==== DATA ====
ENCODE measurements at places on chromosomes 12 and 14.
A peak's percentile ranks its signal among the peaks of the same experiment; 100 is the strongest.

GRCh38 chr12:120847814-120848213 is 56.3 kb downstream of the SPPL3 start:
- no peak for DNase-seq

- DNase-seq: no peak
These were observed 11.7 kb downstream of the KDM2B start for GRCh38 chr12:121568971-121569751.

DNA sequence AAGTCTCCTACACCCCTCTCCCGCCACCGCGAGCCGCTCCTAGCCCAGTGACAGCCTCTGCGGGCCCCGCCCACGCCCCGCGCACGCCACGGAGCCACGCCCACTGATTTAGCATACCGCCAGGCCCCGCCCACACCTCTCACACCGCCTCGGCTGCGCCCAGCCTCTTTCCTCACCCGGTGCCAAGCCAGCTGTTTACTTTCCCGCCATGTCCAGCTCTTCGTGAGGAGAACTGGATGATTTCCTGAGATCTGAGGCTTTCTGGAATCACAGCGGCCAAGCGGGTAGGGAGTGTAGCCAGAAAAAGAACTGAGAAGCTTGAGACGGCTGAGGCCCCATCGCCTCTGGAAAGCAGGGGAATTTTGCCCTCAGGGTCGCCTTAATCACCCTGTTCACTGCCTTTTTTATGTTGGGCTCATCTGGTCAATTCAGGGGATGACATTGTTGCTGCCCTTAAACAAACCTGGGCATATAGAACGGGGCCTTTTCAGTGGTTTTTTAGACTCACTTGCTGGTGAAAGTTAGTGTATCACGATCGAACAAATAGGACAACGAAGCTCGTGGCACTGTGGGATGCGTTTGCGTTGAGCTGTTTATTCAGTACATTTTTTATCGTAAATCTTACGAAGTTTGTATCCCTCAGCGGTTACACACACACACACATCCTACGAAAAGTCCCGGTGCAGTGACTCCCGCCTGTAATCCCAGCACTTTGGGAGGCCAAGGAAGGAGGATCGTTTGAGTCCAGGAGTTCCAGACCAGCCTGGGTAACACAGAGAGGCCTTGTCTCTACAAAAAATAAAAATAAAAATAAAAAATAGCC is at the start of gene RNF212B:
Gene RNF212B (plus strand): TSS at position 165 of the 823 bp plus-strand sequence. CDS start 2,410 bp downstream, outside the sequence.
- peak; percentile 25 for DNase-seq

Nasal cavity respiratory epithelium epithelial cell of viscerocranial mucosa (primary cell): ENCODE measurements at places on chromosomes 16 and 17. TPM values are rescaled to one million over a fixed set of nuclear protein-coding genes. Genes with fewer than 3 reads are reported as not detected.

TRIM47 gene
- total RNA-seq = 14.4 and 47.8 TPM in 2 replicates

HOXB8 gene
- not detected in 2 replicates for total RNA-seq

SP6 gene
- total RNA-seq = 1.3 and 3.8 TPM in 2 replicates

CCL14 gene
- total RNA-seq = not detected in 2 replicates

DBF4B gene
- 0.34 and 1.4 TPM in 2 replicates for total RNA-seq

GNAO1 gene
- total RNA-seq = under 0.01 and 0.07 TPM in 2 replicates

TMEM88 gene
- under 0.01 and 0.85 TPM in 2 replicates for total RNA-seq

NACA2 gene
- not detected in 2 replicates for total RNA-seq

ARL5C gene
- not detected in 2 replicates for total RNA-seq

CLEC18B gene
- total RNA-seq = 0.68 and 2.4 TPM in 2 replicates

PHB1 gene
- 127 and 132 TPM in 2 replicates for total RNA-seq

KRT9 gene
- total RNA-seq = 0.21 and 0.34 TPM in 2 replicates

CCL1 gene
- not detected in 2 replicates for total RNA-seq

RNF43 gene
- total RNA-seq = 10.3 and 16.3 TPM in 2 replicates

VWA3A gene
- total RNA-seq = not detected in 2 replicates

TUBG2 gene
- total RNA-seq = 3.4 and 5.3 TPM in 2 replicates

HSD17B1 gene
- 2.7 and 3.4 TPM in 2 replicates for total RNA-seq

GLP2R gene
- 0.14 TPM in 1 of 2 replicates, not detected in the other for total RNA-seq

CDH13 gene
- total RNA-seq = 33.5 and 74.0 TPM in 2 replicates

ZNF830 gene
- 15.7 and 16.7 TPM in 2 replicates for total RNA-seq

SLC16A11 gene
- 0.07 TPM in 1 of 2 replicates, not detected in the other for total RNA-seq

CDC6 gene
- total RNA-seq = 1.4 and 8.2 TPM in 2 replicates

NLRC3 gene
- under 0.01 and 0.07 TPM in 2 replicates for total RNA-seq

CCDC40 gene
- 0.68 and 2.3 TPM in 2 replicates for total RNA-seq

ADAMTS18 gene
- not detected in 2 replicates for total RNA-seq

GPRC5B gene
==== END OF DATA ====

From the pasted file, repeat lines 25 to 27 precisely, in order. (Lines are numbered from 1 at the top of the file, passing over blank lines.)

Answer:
NACA2 gene
- not detected in 2 replicates for total RNA-seq

ARL5C gene